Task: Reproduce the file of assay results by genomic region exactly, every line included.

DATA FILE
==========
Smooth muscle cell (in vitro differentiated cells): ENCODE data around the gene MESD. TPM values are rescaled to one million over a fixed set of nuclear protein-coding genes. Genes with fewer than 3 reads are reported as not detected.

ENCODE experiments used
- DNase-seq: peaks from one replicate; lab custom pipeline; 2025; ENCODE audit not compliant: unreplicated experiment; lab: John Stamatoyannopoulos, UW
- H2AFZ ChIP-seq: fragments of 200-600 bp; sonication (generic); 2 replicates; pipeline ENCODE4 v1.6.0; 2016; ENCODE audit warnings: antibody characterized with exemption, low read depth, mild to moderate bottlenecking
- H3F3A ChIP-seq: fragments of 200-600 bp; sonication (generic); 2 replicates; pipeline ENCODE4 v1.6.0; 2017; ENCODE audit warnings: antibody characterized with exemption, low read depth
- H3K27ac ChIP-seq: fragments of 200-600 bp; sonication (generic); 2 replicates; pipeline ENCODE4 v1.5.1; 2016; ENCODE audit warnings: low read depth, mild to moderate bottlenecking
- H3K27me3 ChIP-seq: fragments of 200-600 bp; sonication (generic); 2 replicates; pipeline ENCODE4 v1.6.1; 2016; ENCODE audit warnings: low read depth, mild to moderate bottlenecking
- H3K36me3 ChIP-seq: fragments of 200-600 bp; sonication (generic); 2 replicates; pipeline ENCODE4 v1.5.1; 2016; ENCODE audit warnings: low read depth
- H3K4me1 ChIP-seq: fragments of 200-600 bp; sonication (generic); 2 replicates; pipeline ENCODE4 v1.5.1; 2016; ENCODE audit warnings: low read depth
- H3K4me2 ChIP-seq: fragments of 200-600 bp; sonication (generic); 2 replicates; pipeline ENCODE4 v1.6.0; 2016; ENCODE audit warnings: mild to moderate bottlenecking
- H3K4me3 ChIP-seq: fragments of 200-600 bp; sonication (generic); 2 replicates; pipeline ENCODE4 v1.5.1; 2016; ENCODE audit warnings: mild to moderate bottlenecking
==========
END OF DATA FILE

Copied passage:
Smooth muscle cell (in vitro differentiated cells): ENCODE data around the gene MESD. TPM values are rescaled to one million over a fixed set of nuclear protein-coding genes. Genes with fewer than 3 reads are reported as not detected.

ENCODE experiments used
- DNase-seq: peaks from one replicate; lab custom pipeline; 2025; ENCODE audit not compliant: unreplicated experiment; lab: John Stamatoyannopoulos, UW
- H2AFZ ChIP-seq: fragments of 200-600 bp; sonication (generic); 2 replicates; pipeline ENCODE4 v1.6.0; 2016; ENCODE audit warnings: antibody characterized with exemption, low read depth, mild to moderate bottlenecking
- H3F3A ChIP-seq: fragments of 200-600 bp; sonication (generic); 2 replicates; pipeline ENCODE4 v1.6.0; 2017; ENCODE audit warnings: antibody characterized with exemption, low read depth
- H3K27ac ChIP-seq: fragments of 200-600 bp; sonication (generic); 2 replicates; pipeline ENCODE4 v1.5.1; 2016; ENCODE audit warnings: low read depth, mild to moderate bottlenecking
- H3K27me3 ChIP-seq: fragments of 200-600 bp; sonication (generic); 2 replicates; pipeline ENCODE4 v1.6.1; 2016; ENCODE audit warnings: low read depth, mild to moderate bottlenecking
- H3K36me3 ChIP-seq: fragments of 200-600 bp; sonication (generic); 2 replicates; pipeline ENCODE4 v1.5.1; 2016; ENCODE audit warnings: low read depth
- H3K4me1 ChIP-seq: fragments of 200-600 bp; sonication (generic); 2 replicates; pipeline ENCODE4 v1.5.1; 2016; ENCODE audit warnings: low read depth
- H3K4me2 ChIP-seq: fragments of 200-600 bp; sonication (generic); 2 replicates; pipeline ENCODE4 v1.6.0; 2016; ENCODE audit warnings: mild to moderate bottlenecking
- H3K4me3 ChIP-seq: fragments of 200-600 bp; sonication (generic); 2 replicates; pipeline ENCODE4 v1.5.1; 2016; ENCODE audit warnings: mild to moderate bottlenecking